To enhance the efficiency of the cavity 10, it is preferable to coat the surface 23 with a highly reflective paint, and one which does not affect adversly either the desired spectral radiance or the distribution temperature. One type of paint which has been found to be especially advantageous is the White Reflectance Paint, sold by Eastman Kodak Company of Rochester, New York. This paint is a composition of barium sulfate, binder and solvent with a high spectral reflectance through the ultraviolet, visible and part of the near infrared regions of the spectrum. it is characterized by high stability and nearly perfect diffuse reflection.

To insure that the luminous flux entering cavity through iris aperture 15, it is necessary to select a highly stable lamp which provides the desired degree of uniform light, at the distance D therefrom, whereat diffuser 13 is located. Although different lamps may be employed, one lamp which was found to be very satisfactory is Quartzline unit No. EJN, manufactured by General Electric. This lamp provides uniform light over a. 1-inch diameter area at 2 inches (D=2) therefrom. A second lamp manufactured by Varian/Eimac Division has been used, Model l50x8S Xenon; It produces about 18,000 foot lamberts at 5,000K. Stability of operation is enhanced by controlling the temperature of the lamp in housing 11 by means of an airblower 30.

It is appreciated that the amount or quantity of the highly uniform luminous flux which is permitted to flow into the conical cavity 20 from diffuser 13 is controlled by controlling the area or diameter of iris aperture 15. In cavity 20 the luminous flux is further uniformly and randomly reflected by multiple reflections from the interior surface 23. This surface is preferably coated with a spectrally flat, highly reflective paint. As a result, a highly uniform flow of luminous flux at a high degree of efficiency is directed to the diffuser 25. The latter is chosen to have uniform light transmission properties over most of its surface so that the level of luminance at surface 27 of diffuser is uniform to within the desired degree of tolerance over a majority of its area.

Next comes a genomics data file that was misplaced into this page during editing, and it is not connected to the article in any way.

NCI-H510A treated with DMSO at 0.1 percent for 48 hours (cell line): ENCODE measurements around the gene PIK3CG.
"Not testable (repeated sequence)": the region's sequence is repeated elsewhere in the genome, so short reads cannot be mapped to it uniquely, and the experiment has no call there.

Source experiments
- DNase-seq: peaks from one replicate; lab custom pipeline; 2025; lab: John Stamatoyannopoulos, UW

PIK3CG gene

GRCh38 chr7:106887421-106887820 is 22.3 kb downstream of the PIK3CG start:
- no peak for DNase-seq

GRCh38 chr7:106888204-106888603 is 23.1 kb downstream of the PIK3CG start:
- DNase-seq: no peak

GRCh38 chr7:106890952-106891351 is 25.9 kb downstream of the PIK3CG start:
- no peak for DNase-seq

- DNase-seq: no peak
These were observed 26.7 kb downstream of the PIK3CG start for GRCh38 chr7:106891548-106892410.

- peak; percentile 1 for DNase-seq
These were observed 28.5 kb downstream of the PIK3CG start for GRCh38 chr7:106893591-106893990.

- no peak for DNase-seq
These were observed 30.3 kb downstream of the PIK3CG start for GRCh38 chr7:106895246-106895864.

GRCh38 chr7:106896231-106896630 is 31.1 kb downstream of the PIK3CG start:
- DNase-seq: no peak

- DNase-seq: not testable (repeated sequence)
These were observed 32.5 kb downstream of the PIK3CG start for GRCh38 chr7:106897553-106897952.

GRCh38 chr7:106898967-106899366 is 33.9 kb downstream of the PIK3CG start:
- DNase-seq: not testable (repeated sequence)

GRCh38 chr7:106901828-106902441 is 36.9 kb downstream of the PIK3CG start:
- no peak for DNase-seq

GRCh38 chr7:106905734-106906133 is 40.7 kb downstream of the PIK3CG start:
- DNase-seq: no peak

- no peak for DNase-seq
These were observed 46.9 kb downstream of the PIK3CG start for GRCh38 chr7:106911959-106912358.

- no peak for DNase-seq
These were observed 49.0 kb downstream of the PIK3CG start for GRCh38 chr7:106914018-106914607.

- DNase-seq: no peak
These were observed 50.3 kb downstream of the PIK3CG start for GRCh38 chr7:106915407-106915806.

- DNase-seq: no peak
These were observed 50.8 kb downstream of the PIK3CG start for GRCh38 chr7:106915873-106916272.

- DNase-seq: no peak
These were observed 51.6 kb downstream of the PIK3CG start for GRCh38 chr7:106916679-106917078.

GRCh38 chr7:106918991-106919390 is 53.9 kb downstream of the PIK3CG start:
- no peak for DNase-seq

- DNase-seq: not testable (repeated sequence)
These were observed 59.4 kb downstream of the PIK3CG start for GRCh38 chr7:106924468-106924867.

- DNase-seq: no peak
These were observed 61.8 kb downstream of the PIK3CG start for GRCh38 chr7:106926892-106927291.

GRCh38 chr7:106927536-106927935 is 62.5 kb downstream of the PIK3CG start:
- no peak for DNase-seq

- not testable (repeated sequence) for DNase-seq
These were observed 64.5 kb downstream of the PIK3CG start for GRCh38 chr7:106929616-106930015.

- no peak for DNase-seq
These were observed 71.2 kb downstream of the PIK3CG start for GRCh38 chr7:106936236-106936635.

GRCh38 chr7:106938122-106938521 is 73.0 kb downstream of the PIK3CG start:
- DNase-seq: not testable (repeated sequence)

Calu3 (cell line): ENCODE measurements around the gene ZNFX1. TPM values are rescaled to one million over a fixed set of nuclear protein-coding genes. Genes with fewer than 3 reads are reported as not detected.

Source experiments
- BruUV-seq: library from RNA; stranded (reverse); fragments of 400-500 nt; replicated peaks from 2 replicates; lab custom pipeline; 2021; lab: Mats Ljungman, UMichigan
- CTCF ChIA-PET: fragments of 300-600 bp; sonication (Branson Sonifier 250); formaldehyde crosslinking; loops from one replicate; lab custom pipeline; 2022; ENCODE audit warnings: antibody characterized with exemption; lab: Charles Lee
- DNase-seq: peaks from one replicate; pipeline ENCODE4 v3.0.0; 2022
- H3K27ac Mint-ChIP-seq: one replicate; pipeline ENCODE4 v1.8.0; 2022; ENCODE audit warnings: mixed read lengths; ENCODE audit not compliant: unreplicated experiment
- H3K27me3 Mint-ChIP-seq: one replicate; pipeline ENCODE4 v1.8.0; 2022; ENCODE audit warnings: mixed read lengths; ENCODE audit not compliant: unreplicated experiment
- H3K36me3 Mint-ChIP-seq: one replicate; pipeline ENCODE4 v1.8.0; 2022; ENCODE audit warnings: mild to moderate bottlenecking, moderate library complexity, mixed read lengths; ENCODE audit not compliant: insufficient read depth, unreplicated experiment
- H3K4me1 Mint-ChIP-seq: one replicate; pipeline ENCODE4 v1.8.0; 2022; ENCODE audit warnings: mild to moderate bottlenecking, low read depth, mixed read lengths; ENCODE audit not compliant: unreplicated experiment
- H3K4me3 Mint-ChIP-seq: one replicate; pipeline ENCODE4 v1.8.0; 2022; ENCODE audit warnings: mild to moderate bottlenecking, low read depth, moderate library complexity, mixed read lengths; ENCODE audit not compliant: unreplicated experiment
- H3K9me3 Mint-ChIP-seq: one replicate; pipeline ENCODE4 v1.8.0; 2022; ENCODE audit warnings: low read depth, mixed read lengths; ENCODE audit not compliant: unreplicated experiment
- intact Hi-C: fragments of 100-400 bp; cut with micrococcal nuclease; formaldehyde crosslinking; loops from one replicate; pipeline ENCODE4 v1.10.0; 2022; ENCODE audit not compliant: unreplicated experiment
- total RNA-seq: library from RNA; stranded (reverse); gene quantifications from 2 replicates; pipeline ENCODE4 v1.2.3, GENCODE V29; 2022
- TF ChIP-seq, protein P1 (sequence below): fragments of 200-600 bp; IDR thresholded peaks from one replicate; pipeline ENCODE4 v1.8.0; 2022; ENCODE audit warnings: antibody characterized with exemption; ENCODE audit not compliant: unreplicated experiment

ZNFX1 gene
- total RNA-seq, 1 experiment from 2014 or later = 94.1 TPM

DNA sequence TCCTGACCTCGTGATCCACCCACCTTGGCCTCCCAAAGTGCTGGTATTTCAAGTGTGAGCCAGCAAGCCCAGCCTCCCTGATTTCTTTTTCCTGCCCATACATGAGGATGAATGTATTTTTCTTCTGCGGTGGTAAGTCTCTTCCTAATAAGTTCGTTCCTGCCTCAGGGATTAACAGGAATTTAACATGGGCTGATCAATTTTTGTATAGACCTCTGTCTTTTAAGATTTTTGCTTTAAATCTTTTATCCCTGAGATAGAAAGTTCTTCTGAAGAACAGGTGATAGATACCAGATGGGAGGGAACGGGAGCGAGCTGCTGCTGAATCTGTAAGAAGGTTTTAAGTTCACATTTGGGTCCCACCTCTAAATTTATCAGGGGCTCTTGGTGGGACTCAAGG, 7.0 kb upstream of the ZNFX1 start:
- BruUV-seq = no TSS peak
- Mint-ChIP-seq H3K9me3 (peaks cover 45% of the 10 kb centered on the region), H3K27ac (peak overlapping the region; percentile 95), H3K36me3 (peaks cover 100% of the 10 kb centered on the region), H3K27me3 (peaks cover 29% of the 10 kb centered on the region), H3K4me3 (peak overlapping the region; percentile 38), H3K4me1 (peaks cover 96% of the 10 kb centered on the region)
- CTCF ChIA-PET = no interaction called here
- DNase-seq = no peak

In one particular embodiment the diffuser 25 consists of a thin sheet, about 3mm thick, of a cast thersuch as polymethylmethacrylate, with white pigment. Such a material is available commercially, one source being Rohm and Haas of Philadelphia Pennsylvania. In order to produce a highly uniform light diffuser it is necessary to remove all glossiness from such a material. This may be accomplished by honing the two surfaces 26 and 27 of the diffuser, such as with a liquid honing machine. Honing the surfaces with a mixture of an abrasive of 220 grit and water in a l to 3 ratio at a pressure of 30-60 lbs has been found to produce satisfactory results.

The foregoing described'apparatus of the invention may be summarized as comprising a conical cavity with a first uniform light diffuser at one cavity end. At the other cavity end is located an aperture of a variable diameter through which stable and uniform luminous flux enters the cavity. The amount of flux which enters moplastic acrylic resin,

the cavity is controlled by controlling the aperture diameter. The stable and uniform luminous flux is provided by a stable source of light with unvarying spectral characteristics and with a substantially constant distribution temperature in a selected range. The source of light is a lamp which provides highly uniform light of a selected area at a fixed distance therefrom, at which a second light diffuser is locatedQlt is the light passing through the latter which enters the conical cavity through the variable diameter aperture. The teachings of the present invention have been employed to provide uniform white light with stepless variation in intensity from to 20,000 ft/lamberts with no spectral variation. This was achieved with aforementioned General Electric lamp and with a conical cavity 20 having dimension L=2.8 inch, X=2 inches and the diameter at the iris aperture 15 of 1.25 inch. The lamp was housed in housing 11 with dimensions of 4X2 2 inches.